To the average Cattaraugus County dairy farmer, the proposed Farmworkers Fair Labor Practices Act being considered by the New York State Legislature is scary.
Nathan Blesy, a dairy farmer in the town of Ashford and president of the Cattaraugus County Farm Bureau said state lawmakers pushing for the bill “don’t have any agriculture in their districts and don’t understand farming.”
Assemblyman Joseph Giglio, R-Gowanda, said the bill has been introduced before, but with Democrats in control of both the Senate and Assembly, it could “sound the death knell for family farms” in the state.
The bill, sponsored by New York City Democrats Sen. Jessica Ramos and Assemblywoman Catherine Nolan, the bill would allow farmworkers to unionize for collective bargaining, require overtime for more than eight hours of work in a day and 40 hours a week, require a day of rest each week, and be eligible for unemployment and Workman’s Compensation.
Blesy, the Farm Bureau president, said, “You can’t have farmworkers go on strike a week before the apples need to be picked. It is a perishable commodity.”
As far as overtime, Blesy said during the harvest, farmworkers often have to work more than eight hours in a day. While the minimum wage in New York increased to $11.10 an hour on Dec. 31, 2018, it is difficult to find farmworkers for that amount, he said. “You have to pay somebody more than minimum wage in order to hire somebody. These people want to work,” he added.
“People don’t understand where their food comes from anymore,” Blesy said, calling it a “Downstate mentality.”
Blesy said the Farmworkers Fair Labor Practices Act is “pretty scary.” The New York State Farm Bureau has lobbied against it.
“They agreed to hold hearings, which could mean we’ve got a fighting chance.” Blesy said. “It will hurt New York agriculture.”
Giglio said he’s not surprised the Farmworkers Fair Labor Practices Act came up again after Democrats took over control of the State Senate in January. Democrats already controlled the Assembly by a wide margin.
“It’s a bad bill,” Giglio said. “It’s always been a bad bill. The Senate’s cover is that they are holding hearings to hear what’s going on.”
The first hearing will be Thursday at SUNY Morrisville in Madison County. Two other hearings will be held: Friday in Smithtown on Long Island and May 2 at SUNY Sullivan near Liberty.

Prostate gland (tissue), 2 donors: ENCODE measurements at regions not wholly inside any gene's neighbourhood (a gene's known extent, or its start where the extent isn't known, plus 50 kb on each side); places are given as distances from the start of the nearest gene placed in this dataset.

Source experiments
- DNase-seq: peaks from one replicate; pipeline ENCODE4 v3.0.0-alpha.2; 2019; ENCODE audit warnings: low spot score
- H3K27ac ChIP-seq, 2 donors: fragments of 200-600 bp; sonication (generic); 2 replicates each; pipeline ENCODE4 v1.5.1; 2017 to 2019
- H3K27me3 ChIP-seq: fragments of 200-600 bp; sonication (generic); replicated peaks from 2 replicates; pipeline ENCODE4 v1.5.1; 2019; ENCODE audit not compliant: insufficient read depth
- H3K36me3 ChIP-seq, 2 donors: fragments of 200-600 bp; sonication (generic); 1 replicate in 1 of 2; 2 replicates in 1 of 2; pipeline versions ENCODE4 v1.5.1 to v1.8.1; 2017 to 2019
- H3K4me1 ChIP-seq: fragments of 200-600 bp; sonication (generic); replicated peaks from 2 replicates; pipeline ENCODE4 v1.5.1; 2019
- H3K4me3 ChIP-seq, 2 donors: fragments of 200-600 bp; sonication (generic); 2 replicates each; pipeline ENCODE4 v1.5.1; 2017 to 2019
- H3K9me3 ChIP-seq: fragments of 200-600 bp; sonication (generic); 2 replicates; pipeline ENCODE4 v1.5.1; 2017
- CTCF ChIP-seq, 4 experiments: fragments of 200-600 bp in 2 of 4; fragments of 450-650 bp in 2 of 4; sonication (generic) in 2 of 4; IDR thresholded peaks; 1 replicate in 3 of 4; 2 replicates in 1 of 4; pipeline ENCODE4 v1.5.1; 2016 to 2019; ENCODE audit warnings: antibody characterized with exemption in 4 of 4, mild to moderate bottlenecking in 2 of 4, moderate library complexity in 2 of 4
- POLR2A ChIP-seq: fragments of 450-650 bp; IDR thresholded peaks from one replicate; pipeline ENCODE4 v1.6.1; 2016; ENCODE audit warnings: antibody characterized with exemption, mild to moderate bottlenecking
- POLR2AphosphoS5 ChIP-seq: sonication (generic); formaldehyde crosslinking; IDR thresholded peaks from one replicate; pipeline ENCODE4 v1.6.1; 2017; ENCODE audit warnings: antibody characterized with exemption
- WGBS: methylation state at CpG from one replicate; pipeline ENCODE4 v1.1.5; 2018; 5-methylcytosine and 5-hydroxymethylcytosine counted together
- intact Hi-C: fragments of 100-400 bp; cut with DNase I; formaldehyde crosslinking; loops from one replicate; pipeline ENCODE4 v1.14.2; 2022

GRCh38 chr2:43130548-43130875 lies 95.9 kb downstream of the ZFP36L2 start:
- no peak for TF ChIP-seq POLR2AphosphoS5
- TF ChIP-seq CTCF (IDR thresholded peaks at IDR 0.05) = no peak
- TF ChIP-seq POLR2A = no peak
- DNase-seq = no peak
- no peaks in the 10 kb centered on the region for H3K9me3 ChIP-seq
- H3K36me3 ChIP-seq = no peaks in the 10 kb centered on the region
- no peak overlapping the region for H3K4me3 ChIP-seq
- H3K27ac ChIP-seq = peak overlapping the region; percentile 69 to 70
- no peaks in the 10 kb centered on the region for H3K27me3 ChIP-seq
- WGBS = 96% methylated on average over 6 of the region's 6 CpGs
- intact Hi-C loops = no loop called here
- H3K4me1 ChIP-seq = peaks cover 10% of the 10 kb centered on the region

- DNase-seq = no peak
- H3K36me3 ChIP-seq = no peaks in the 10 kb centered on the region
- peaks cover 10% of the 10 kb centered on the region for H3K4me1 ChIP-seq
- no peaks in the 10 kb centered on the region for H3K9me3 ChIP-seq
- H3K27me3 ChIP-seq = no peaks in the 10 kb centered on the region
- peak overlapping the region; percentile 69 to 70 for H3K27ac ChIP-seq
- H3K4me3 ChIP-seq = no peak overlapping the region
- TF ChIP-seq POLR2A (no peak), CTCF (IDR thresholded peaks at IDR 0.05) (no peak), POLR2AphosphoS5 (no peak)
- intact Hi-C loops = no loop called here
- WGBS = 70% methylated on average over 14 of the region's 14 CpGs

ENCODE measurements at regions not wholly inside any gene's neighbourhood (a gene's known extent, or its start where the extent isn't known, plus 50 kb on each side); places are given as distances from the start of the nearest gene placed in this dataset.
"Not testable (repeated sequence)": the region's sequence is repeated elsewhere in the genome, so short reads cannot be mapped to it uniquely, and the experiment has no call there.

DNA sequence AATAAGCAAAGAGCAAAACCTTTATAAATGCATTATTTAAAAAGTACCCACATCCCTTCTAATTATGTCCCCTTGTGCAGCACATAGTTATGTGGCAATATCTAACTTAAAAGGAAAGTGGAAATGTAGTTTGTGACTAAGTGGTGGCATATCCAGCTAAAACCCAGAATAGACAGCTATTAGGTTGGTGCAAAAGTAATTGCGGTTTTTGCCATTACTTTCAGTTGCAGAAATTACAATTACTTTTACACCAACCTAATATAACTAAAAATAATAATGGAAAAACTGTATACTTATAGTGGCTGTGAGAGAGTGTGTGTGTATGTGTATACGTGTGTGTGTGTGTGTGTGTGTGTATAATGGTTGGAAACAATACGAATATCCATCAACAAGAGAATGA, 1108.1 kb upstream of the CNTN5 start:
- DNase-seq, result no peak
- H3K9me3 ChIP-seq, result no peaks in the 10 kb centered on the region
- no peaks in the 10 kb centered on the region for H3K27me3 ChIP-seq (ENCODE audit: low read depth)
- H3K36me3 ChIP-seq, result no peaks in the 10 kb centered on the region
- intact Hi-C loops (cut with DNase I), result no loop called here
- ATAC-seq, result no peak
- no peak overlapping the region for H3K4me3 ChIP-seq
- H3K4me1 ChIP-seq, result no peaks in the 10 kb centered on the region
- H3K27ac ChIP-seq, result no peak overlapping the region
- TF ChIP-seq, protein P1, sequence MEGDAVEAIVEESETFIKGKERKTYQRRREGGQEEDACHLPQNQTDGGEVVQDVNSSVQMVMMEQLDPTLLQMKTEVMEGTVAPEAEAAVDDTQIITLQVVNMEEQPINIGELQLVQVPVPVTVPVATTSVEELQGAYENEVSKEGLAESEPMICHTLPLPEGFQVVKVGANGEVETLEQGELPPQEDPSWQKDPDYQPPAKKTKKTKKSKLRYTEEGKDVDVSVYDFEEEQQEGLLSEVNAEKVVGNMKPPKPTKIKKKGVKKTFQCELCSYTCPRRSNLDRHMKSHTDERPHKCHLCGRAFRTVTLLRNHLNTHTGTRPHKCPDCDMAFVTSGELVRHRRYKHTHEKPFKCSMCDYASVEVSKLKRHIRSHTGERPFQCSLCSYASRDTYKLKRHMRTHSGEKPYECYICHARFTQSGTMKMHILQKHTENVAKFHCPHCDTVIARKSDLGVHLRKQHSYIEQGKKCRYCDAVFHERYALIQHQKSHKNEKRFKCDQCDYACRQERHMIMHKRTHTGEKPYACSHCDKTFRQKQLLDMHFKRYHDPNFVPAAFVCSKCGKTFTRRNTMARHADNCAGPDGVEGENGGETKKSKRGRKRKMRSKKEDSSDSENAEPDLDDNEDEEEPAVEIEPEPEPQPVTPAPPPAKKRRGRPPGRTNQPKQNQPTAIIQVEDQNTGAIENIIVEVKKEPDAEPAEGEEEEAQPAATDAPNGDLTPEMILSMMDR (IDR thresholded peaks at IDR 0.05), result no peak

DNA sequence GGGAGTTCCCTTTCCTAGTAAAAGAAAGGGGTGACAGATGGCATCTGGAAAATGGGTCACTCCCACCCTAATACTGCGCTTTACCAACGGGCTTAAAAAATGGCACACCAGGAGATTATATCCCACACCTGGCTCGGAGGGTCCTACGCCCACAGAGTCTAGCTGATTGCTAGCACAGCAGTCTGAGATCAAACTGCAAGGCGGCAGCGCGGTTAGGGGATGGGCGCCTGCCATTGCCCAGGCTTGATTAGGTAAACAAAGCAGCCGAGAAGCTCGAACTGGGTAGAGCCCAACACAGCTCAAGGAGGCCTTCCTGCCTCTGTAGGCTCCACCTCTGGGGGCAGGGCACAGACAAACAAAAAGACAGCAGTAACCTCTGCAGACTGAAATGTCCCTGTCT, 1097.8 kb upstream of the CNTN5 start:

Giglio said, “New York has only one growing season. In other states where they have collective bargaining for farmworkers like California and Florida they have two or three harvests. Harvest time requires more than eight hours of work. People who work that understand it.”
Giglio said he calls it the “farm death bill. This is a way of life for us. People choose this way of life. Don’t kill our number one industry.”
Sponsors “are trying to expand unionization to a business that doesn’t need it. It will impact family and small farms, not corporate agriculture. With overtime, it turns into a real problem, especially for small dairy farms that employ two or three people.”
New York Farm Bureau President David Fisher said the bill would increase farmers’ labor costs by $3oo million, a 17 percent jump. A strike by unionized farmworkers during a harvest could financially cripple famers.
“Farmers compete in a marketplace and can’t just pass along price increases and recoup their losses, especially in this difficult farm economy,” Fisher said. “This farm labor legislation will force farms out of business.”
For Dustin Bliss, who owns Bliss Dairy Co., in Freedom, the Albany bill is “going to be a gut punch for every New York farmer who employs outside labor. We’ve already been struggling for the past several years with low prices for milk, beef and grain.”
Most farmers have either lost money or broke even. When they don’t have money, it ripples through the community when farm equipment goes unsold and farmers can’t afford services and major purchases.
Bliss, who runs a 500- cow dairy and employs several farmworkers, points to high numbers of farm bankruptcies and farmer suicides and says the farm labor bill “will be another weight piling on top of our already heavy load.”
He blames labor unions for the Farmworkers Fair Labor Practices Act. “This has nothing to do with farm labor,” Bliss said. “They care nothing about farm labor. It is another way for organized labor to increase their influence in Albany.”
Bliss said he is going to the Senate hearing on Long Island on Friday with a Livingston County farmer with the intent of changing some minds. “We’re driving down early Friday morning and coming back Friday night.”
Bliss said sponsors “know nothing about agriculture. We’ve got to be able to compete. There is no difference between my milk and that produced in other states. If New York keeps putting up roadblocks to agriculture, it will go elsewhere.”
Bliss said his farmworkers want to work more than 40 hours knowing they will get a straight hourly wage, not overtime. The overtime bill for his dairy would probably exceed $150,000, 25 percent of his current payroll.
If the farm labor bill is enacted, many farmers will have to pay their workers under the table or close up shop, Bliss said.